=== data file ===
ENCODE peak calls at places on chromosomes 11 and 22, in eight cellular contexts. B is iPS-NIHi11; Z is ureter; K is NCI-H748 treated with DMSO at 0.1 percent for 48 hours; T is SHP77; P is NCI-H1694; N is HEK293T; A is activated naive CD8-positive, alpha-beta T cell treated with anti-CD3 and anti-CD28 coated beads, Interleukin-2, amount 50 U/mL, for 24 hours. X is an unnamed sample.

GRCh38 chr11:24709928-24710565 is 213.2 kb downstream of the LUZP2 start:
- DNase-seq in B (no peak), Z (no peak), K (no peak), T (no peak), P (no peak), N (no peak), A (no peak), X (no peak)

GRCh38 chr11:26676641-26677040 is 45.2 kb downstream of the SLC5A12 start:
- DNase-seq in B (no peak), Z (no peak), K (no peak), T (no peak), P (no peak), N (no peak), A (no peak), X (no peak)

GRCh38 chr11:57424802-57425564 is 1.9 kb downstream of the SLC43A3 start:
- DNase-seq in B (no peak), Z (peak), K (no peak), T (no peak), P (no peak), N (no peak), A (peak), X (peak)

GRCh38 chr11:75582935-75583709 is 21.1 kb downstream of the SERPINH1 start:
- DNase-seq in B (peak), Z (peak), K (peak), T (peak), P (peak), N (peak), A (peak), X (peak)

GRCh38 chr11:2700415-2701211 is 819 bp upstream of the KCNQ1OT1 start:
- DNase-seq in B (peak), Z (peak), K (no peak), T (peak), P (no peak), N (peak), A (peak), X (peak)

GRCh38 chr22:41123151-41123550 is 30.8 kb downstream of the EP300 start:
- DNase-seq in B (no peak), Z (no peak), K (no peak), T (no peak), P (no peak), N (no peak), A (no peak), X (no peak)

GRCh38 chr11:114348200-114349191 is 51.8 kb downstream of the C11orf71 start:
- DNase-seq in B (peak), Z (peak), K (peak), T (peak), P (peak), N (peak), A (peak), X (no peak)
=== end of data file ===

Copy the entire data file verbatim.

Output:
ENCODE peak calls at places on chromosomes 11 and 22, in eight cellular contexts. B is iPS-NIHi11; Z is ureter; K is NCI-H748 treated with DMSO at 0.1 percent for 48 hours; T is SHP77; P is NCI-H1694; N is HEK293T; A is activated naive CD8-positive, alpha-beta T cell treated with anti-CD3 and anti-CD28 coated beads, Interleukin-2, amount 50 U/mL, for 24 hours. X is an unnamed sample.

GRCh38 chr11:24709928-24710565 is 213.2 kb downstream of the LUZP2 start:
- DNase-seq in B (no peak), Z (no peak), K (no peak), T (no peak), P (no peak), N (no peak), A (no peak), X (no peak)

GRCh38 chr11:26676641-26677040 is 45.2 kb downstream of the SLC5A12 start:
- DNase-seq in B (no peak), Z (no peak), K (no peak), T (no peak), P (no peak), N (no peak), A (no peak), X (no peak)

GRCh38 chr11:57424802-57425564 is 1.9 kb downstream of the SLC43A3 start:
- DNase-seq in B (no peak), Z (peak), K (no peak), T (no peak), P (no peak), N (no peak), A (peak), X (peak)

GRCh38 chr11:75582935-75583709 is 21.1 kb downstream of the SERPINH1 start:
- DNase-seq in B (peak), Z (peak), K (peak), T (peak), P (peak), N (peak), A (peak), X (peak)

GRCh38 chr11:2700415-2701211 is 819 bp upstream of the KCNQ1OT1 start:
- DNase-seq in B (peak), Z (peak), K (no peak), T (peak), P (no peak), N (peak), A (peak), X (peak)

GRCh38 chr22:41123151-41123550 is 30.8 kb downstream of the EP300 start:
- DNase-seq in B (no peak), Z (no peak), K (no peak), T (no peak), P (no peak), N (no peak), A (no peak), X (no peak)

GRCh38 chr11:114348200-114349191 is 51.8 kb downstream of the C11orf71 start:
- DNase-seq in B (peak), Z (peak), K (peak), T (peak), P (peak), N (peak), A (peak), X (no peak)